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BITOR AND ALIYU (1)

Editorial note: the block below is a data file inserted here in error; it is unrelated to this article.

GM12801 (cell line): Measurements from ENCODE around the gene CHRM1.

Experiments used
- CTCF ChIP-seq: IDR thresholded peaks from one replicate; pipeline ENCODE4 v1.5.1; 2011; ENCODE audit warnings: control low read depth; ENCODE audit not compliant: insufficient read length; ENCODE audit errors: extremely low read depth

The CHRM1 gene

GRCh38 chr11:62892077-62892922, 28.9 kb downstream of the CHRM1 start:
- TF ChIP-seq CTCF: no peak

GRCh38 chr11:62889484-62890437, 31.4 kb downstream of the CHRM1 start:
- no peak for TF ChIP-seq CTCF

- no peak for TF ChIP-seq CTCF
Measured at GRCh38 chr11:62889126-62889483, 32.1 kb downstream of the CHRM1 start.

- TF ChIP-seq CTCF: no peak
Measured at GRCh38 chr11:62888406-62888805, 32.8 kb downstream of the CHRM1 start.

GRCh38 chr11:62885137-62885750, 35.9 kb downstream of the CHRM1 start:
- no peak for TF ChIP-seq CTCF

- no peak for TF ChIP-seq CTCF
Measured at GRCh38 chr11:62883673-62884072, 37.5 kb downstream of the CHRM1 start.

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  The Cameroonian  “Toguh”   Traditional Clothing: It Uniqueness, Economic and Socio-Cultural Values in the North West RegionB Bitoh, E!N, "ai#ada , S! and $utsen#ai, S  .Department of Industrial Design, Ahmadu Bello University, Zaria, NigeriaBITOH !ODIA, NDI"O# Department of Industrial Design Ahmadu Bello University, Zaria $itohlove%gmail.&om '('))*+*+- 1  %&stract Toghu traditional &lothing is used in most traditional institutions in the North est region of /ameroon0 it portrays the &ultural values and heritage of the people. This paper is spe&ifi&allyaimed at e1amining the so&io2&ultural and e&onomi& values of Toghu  traditional &lothing in the North est region of /ameroon. /luster sampling te&hni3ues 4as used e1&lusively 4ith thedes&riptive approa&h to &olle&t data among three &ategories of the population in 5an6on andBe6om lo&alities of the North est region. The end result of the revie4 proved that Toghu traditional &loths are sym$oli&, multipurpose 4ear and are not 7ust used for so&io2&ulturala&tivities, $ut also during e&umeni&al servi&es and other o&&asions. This traditional outfit fa&esalso remar6a$le influen&es resulting from modernism in the so&iety from the youths. It ho4ever,&ontri$utes greatly to the e&onomi& gro4th of the people in the North est region and in/ameroon in general through the lo&als and foreigners. It also helps preserve the uni3ueness of the &ultural heritages of the grass fielders. "inally, this traditional regalia are important to thedevelopment, gro4th, and advan&ement of North esterners in /ameroon0 to promote their &ultural identity and harmony. 2  Introduction /ulture as one of the most interesting aspe&t of one8s life, it is as old as history itself andtherefore needs to $e preserved and improved. It involves $oth &ons&ious and un&ons&iousfor&es, dis&rete &hara&teristi&s that are deepened and need to $e passed on from generation togeneration. /ultures defy through immigration $oarders, disregarding people8s notions of geography, ra&es, history, food, religions and geneti&s 4hether $la&6 or 4hite. The 4ord &ulture 4as &oined $y Tylor, 9-:; and later found 4ide a&&eptan&e in thefield of anthropology and so&iology. "ollo4ing the lead of a <erman 4riter, 4ho used 6ulture inthe sense of naming his pioneer 4or6 primitive &ulture, the term as applied 4as defined at theoutset of his 4or6 as =that &omple1 4hole 4hi&h in&ludes 6no4ledge, $elief, art, morals, la4,&ustom, and any other &apa$ilities and ha$its a&3uired $y man as a mem$er of so&iety8. !i&tor,9(-+; in his vie4 defined &ulture as, the &omple1 of shared &on&epts and patterns of learned $ehaviour 4hi&h &ould $e handed do4n from one generation to the ne1t through the means of language and imitation. Also &ulture 4as defined $y Olu4a$amide, 9>''';. As that aspe&t that $ounds, and ties the people of a region or &ommunity together.it involves the people8s &ostumes,e&onomi& organisation, politi&al organisation, la4, 6inship, edu&ation and other tradition of their &ommunity, in&luding festivals, &lothing, food they eat, and most important, the &ultural valuethey adhere to and that $inds them together. /ulture from another perspe&tive &ould $e vie4ed as identifi&ation of a group of peoplesharing &ommon migration history, ideas, religion, language, and traditional pra&ti&es or rights asopined $y the resear&her. In /ameroon, spe&ifi&ally in lo&alities su&h as 5an6on and ?om, of the North est region, = Toghu 8 is a traditional &loth used $y the people in most &ommunities during&ultural festivals and &eremonies, li6e 4edding, graduations, funerals, formal o&&asions, death&ele$rations, &ultural dan&es, and rituals. It is an honoura$le traditional dress depi&ting the 3  &ulture of a person from the North est region of /ameroon 4ho 6eeps to his &ustoms andtradition. It represents a sym$ol of identity to the people of the North est region of /ameroonthat distinguish them in &eremonies and other o&&asions from persons &oming from differentareas in the &ountry.This a&tually has not $een do&umented for preservation of its values. Hen&e,the need for investigations and do&umentation of the Toghu traditional &lothing so as to preserveits &ultural signifi&an&e in ar&hives. The name of the &ountry /ameroon 4as derived from the term used for the ouri #iver  $y @ortuguese e1plorers. #ea&hing the /ameroon &oast near the modern port &ity of Doualaaround :>, those e1plorers named the river #io dos /amarooes 9#iver of @ra4ns; due to thevariety of &rayfish they found there. This name later applied to the &oastal area $et4een 5ount/ameroon and #io 5uni 9Cevine and Nye, (:;.Nevertheless, the division of the &ountry intoBritish and "ren&h2ruled Ceague of Nations mandates after orld ar I &reated the nglish and"ren&h territories. A&&ording to Cevine and Nye, 9(:; report sho4s that the nglish2spea6ingterritory &onsists of the outh est and North est, 4here @idgin nglish 9es /os; is thelingua fran&a used $y the people $ut nglish is the national language. Beyart, 9(();Eon his vie4emphasised that the edu&ational system, legal pra&ti&es and poli&ies implemented in this se&tion4ere those of the British from ngland. ?onings and Nyamn7e, 9((*; pointed out that the "ren&h2spea6ing territory &omprises of the remaining eight regions, 4here "ren&h is the lingua fran&a, and the main language taughtin s&hools. This system used the legal pra&ti&es and varying poli&ies related to the statutory la4of &ontinental urope. @resently this region is dominant $oth in population siFe and governan&e.Ho4ever, the &o2e1isten&e of the t4o systems has &reated tension in their relationship due to the $irth of a multi2party system in the &ountry. 4  alamone,9(-+; &ited that, the =nglish2spea6ing region is divided into t4o &ulturalvarieties. The grass field peoples of the North est region and those of the forest Fone in theouth est region8. In addition, "eldmen, 9(((; strongly supported the fa&t that the grass field peoples &onsist of =nearly one hundred &hiefdomsG ea&h ruled $y a divine 6ing 9"on or /hief;,&lassified into first &lass, se&ond &lass and third &lass. Nevertheless, &ultural integrity,moderniFation, glo$aliFation and a&&ulturation has for&ed the spread of these varying &ultures todifferent regions due to fa&tors su&h as inter2tri$al marriages and e1hi$itions in &ultural festivity.5oreover, as a matter of fa&t the North est regions of /ameroon are made up of pluralismso&iety 9Otite, ((';. Otite, 9(('; on his part mentioned that a pluralism so&iety of thein&orporated people is one 4hi&h is &hara&terised $y &o2e1isting $ut distin&t &ultural diversitiesand &ompulsion institution 4hi&h determine the individual group and $ehaviours./ameroon as a 4hole is made up of many distin&t so&ieties and &ultures, ea&h 4ith a pe&uliar history and different dressing style. ven though /ameroon &ulture is diverse the peoplelive together as one nation0 thus there is unity in diversity. Bamenda is one of the regions that isfound in /ameroon. The name Bamenda is also 6no4nas 5aFam, A$a64a or 5an6on to4n, andis the &apital of North est region. The &ity &onstitutes three villages namely, 5an6on,5anda64en, and N64en. It is also a home to various ethni& groups li6e Ti6eris. The people of this &ity are mostly engaged in 4ood &arving, $ronFe statues, $eads, and 4eaving of lo&al $as6ets4hi&h are &ommon &raft4or6s. There are also three ma7or mar6ets in the to4n 4hi&h have&ontri$uted to the so&io2e&onomi& 4ell2$eing of the people in this region. These mar6ets are theBamenda 5ain 5ar6et, the "ood 5ar6et and the N64en 5ar6et. This &ity has a total populationof a$out +'',''' peoples.9/hris, >'';. And it &overs a$out )** 6ilometres surfa&e area a4ayfrom the &entral &apital aound.A4ay from Bamenda, ?om is 6no4n to $e one of the >+' indigenous ethni& groups or tri$es of /ameroon 4hi&h is situated a$out +' miles a4ay from Bamenda to4n. It has a$out 5